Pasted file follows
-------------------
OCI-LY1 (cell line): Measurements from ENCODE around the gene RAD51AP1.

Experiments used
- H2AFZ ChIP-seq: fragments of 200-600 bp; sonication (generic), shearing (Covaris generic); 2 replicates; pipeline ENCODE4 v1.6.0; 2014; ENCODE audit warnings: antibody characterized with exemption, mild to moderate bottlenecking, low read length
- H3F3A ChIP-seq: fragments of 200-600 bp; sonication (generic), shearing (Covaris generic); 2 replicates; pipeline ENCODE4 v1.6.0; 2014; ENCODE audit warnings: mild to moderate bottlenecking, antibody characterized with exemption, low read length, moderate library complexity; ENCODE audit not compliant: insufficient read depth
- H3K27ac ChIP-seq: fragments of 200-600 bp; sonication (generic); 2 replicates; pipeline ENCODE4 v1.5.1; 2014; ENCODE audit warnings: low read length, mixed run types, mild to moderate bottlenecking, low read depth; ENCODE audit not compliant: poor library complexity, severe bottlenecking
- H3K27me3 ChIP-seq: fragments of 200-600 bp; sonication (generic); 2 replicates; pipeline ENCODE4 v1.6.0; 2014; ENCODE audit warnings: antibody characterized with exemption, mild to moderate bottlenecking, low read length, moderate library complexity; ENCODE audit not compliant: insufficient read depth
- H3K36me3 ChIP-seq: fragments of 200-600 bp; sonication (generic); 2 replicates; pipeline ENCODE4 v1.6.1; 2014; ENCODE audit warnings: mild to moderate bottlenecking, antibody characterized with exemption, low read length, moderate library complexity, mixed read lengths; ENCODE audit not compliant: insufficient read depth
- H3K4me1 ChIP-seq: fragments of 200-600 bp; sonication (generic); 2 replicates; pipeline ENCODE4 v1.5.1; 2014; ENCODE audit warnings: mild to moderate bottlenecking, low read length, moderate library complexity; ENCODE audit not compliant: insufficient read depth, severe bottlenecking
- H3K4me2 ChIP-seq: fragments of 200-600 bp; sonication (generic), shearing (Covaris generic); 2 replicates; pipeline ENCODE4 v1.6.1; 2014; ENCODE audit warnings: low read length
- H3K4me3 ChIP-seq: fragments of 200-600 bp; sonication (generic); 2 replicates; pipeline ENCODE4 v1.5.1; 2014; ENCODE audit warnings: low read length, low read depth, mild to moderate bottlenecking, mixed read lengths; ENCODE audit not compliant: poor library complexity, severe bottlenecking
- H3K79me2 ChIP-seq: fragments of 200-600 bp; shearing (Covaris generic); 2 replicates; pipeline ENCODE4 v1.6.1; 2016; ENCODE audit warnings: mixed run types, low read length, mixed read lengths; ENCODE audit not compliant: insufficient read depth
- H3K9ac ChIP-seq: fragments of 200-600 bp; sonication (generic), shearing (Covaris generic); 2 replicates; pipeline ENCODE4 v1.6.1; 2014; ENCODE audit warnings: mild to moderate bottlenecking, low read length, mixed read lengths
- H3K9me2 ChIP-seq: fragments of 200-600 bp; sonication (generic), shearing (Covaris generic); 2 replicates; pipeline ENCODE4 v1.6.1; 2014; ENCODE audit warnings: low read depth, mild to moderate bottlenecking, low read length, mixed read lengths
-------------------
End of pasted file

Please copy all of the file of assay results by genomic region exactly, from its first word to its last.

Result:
OCI-LY1 (cell line): Measurements from ENCODE around the gene RAD51AP1.

Experiments used
- H2AFZ ChIP-seq: fragments of 200-600 bp; sonication (generic), shearing (Covaris generic); 2 replicates; pipeline ENCODE4 v1.6.0; 2014; ENCODE audit warnings: antibody characterized with exemption, mild to moderate bottlenecking, low read length
- H3F3A ChIP-seq: fragments of 200-600 bp; sonication (generic), shearing (Covaris generic); 2 replicates; pipeline ENCODE4 v1.6.0; 2014; ENCODE audit warnings: mild to moderate bottlenecking, antibody characterized with exemption, low read length, moderate library complexity; ENCODE audit not compliant: insufficient read depth
- H3K27ac ChIP-seq: fragments of 200-600 bp; sonication (generic); 2 replicates; pipeline ENCODE4 v1.5.1; 2014; ENCODE audit warnings: low read length, mixed run types, mild to moderate bottlenecking, low read depth; ENCODE audit not compliant: poor library complexity, severe bottlenecking
- H3K27me3 ChIP-seq: fragments of 200-600 bp; sonication (generic); 2 replicates; pipeline ENCODE4 v1.6.0; 2014; ENCODE audit warnings: antibody characterized with exemption, mild to moderate bottlenecking, low read length, moderate library complexity; ENCODE audit not compliant: insufficient read depth
- H3K36me3 ChIP-seq: fragments of 200-600 bp; sonication (generic); 2 replicates; pipeline ENCODE4 v1.6.1; 2014; ENCODE audit warnings: mild to moderate bottlenecking, antibody characterized with exemption, low read length, moderate library complexity, mixed read lengths; ENCODE audit not compliant: insufficient read depth
- H3K4me1 ChIP-seq: fragments of 200-600 bp; sonication (generic); 2 replicates; pipeline ENCODE4 v1.5.1; 2014; ENCODE audit warnings: mild to moderate bottlenecking, low read length, moderate library complexity; ENCODE audit not compliant: insufficient read depth, severe bottlenecking
- H3K4me2 ChIP-seq: fragments of 200-600 bp; sonication (generic), shearing (Covaris generic); 2 replicates; pipeline ENCODE4 v1.6.1; 2014; ENCODE audit warnings: low read length
- H3K4me3 ChIP-seq: fragments of 200-600 bp; sonication (generic); 2 replicates; pipeline ENCODE4 v1.5.1; 2014; ENCODE audit warnings: low read length, low read depth, mild to moderate bottlenecking, mixed read lengths; ENCODE audit not compliant: poor library complexity, severe bottlenecking
- H3K79me2 ChIP-seq: fragments of 200-600 bp; shearing (Covaris generic); 2 replicates; pipeline ENCODE4 v1.6.1; 2016; ENCODE audit warnings: mixed run types, low read length, mixed read lengths; ENCODE audit not compliant: insufficient read depth
- H3K9ac ChIP-seq: fragments of 200-600 bp; sonication (generic), shearing (Covaris generic); 2 replicates; pipeline ENCODE4 v1.6.1; 2014; ENCODE audit warnings: mild to moderate bottlenecking, low read length, mixed read lengths
- H3K9me2 ChIP-seq: fragments of 200-600 bp; sonication (generic), shearing (Covaris generic); 2 replicates; pipeline ENCODE4 v1.6.1; 2014; ENCODE audit warnings: low read depth, mild to moderate bottlenecking, low read length, mixed read lengths